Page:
Gov. Jared Polis on Monday signed into a law a bill that ends the death penalty in Colorado for any convictions on or after July 1, 2020.
Polis also commuted the sentences of the three men on death row: Robert Ray and Sir Mario Owens, both of whom were found guilty in the 2004 murder of Javad Marshall-Fields and his fiancee, Vivian Wolfe, before Marshall-Fields was scheduled to testify in a murder trial, and Nathan Dunlap, who killed four people at a Chuck E. Cheese in 1993. All three will now serve the rest of their lives in prison without the possibility of parole.
The governor’s clemency orders, which reference the three men by their Department of Corrections ID number rather than by name, was in part based on Colorado’s new law repealing capital punishment.
“The commutations of these despicable and guilty individuals are consistent with the abolition of the death penalty in the State of Colorado,” Polis said.
But Polis also recognized that the death penalty reflects a long-standing bias in the criminal justice system that disproportionately punishes people of color. There are 539 convicts in Colorado who could have been sentenced to death, lawyers say. Only three have been. All three are black men. All went to Overland High in Aurora. And all were prosecuted in the 18th Judicial District, currently represented by District Attorney George Brauchler.
Monday’s order, Polis said, is “consistent with the recognition that the death penalty cannot be, and never has been, administered equitably in the State of Colorado.”
He added, “While I understand that some victims agree with my decision and others disagree, I hope this decision provides clarity and certainty for them moving forward. The decision to commute these sentences was made to reflect what is now Colorado law, and done after a thorough outreach process to the victims and their families.”
This year marked lawmakers’ sixth attempt to repeal the death penalty in a fight that has stretched on for more than a decade. The debate in the state Senate, perhaps the largest hurdle to repealing the death penalty, was emotional and tense. Sen. Rhonda Fields, a Democrat from Aurora whose son, Javad Marshall-Fields, Owens and Ray were convicted of killing, is an outspoken proponent of the death penalty. During the hours-long debate in the Senate, she held a photo of her son as she pleaded for the repeal bill to be voted down.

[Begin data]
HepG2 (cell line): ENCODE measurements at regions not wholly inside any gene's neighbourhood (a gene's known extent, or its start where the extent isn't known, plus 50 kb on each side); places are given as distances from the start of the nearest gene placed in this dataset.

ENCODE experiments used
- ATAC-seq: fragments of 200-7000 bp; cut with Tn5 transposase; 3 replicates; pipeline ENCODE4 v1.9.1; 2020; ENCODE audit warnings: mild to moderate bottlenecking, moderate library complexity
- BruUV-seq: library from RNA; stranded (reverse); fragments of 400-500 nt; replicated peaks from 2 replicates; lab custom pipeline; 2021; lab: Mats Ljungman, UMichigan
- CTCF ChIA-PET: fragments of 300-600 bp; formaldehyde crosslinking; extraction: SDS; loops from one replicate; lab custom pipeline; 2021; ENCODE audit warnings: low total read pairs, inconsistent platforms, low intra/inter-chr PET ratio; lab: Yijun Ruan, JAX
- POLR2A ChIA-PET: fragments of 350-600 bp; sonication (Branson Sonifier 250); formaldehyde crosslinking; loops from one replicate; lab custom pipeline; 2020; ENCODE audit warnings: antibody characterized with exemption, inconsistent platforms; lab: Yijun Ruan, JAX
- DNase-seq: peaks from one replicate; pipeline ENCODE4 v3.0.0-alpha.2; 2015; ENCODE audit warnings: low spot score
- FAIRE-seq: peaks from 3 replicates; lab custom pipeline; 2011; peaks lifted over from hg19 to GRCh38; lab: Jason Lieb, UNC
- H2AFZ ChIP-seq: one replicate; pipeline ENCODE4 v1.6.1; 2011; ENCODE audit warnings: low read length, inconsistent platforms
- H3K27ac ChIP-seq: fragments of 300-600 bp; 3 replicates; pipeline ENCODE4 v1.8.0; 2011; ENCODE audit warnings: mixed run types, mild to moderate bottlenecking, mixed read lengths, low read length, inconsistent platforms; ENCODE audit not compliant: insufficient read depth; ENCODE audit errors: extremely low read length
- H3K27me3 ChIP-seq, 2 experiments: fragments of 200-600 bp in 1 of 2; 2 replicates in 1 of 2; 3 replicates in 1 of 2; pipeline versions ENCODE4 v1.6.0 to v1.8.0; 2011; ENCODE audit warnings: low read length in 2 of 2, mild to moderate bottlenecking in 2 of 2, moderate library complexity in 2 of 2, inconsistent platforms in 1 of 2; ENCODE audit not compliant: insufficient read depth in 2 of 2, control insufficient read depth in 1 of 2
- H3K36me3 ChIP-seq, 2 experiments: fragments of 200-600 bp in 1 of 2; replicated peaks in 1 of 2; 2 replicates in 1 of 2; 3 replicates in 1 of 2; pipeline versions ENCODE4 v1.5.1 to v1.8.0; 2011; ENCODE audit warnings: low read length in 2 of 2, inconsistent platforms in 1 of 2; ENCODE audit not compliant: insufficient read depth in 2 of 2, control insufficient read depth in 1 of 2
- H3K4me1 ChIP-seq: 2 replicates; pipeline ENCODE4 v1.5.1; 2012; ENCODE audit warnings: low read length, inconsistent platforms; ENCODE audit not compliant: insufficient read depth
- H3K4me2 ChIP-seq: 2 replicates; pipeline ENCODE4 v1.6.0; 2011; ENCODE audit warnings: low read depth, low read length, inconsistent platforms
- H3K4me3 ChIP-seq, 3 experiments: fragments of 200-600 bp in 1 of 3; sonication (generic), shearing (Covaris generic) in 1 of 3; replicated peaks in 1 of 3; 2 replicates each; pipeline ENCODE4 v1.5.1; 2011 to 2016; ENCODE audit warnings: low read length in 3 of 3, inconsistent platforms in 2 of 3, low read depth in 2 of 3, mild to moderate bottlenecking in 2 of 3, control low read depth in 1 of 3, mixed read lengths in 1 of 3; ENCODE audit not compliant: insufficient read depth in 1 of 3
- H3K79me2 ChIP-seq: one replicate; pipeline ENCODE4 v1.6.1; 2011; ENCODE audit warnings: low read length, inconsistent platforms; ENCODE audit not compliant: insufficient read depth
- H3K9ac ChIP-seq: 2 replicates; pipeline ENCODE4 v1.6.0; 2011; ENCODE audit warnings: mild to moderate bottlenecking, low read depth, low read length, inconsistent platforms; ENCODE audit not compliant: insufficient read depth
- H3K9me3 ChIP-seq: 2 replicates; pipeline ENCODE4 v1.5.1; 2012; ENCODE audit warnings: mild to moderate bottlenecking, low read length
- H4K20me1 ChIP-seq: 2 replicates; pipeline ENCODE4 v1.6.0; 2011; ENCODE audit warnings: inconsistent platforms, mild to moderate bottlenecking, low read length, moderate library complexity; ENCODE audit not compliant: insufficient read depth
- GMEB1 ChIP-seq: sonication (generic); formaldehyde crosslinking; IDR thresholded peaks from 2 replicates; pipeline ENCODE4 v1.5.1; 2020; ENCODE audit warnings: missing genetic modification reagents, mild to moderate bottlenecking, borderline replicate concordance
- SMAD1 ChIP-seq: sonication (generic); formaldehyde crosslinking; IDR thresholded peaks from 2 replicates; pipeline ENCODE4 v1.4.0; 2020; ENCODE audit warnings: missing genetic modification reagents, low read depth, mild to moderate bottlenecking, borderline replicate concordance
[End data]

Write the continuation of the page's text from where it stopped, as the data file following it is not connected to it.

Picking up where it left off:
Fields was not available for comment this afternoon. But in a tweet Monday afternoon, she said Polis, with the stroke of his pen, “hijacks justice and undermines our criminal justice system.”
In the House, Republican lawmakers recounted stories of gruesome murders as if to test the moral conviction of their colleagues who wanted to end capital punishment in Colorado.
But the bill cleared both chambers this year, mostly along party lines. And now, with the governor’s signature, Colorado joins 21 states and the District of Columbia that have also abolished the death penalty either through legislation or court action. Colorado’s last execution was that of Gary Lee Davis, a convicted murderer and rapist, in 1997.
The bill signing was closed to the press corps and public as COVID-19 cases continue to rise and the governor calls on people to increase social distancing in order to help slow the spread of the potentially deadly disease.
But for defense lawyers who have long fought to save their clients from capital punishment in Colorado, the announcement that arrived on their phones and computers came as long-awaited comfort, nonetheless.
“We are supremely relieved,” said Jim Castle, an attorney who is representing Owens. He added, “Now is a time for peace!”
Madeline Cohen, a defense lawyer for Dunlap said, “Governor Polis has finally brought about a just and fair end to more than a quarter century of legal proceedings in this case.”
And Mary Claire Mulligan, an attorney who represents Ray, said, “Governor Polis’s clemency grant recognizes that Robert Ray’s case is characterized by many, if not all, the reasons that led the Colorado Legislature to repeal the death penalty in this State. Robert was just 19 at the time of crime for which he was sentenced. He was an African-American teenager prosecuted by the 18th Judicial District Attorney’s Office. His trial and sentencing were rife with prosecutorial misconduct.”
Polis has granted clemency to eleven people – six commutations and five pardons. Former Gov. John Hickenlooper pardoned 156 people and granted 18 commutations during his eight years in office. Hickenlooper granted Dunlap a temporary reprieve from the death penalty, punting to Polis, his successor, the decision about his fate.
“I am under no illusion that this Executive Order gives all of the victims what they want or need, but I hope they will find some comfort in knowing that a final decision has been made regarding Offender No. 89148’s sentence,” Polis said of Dunlap’s case.
“I also hope that the victims find some peace and will finally be freed from the public attention that has forced them to relive this personal tragedy over and over.”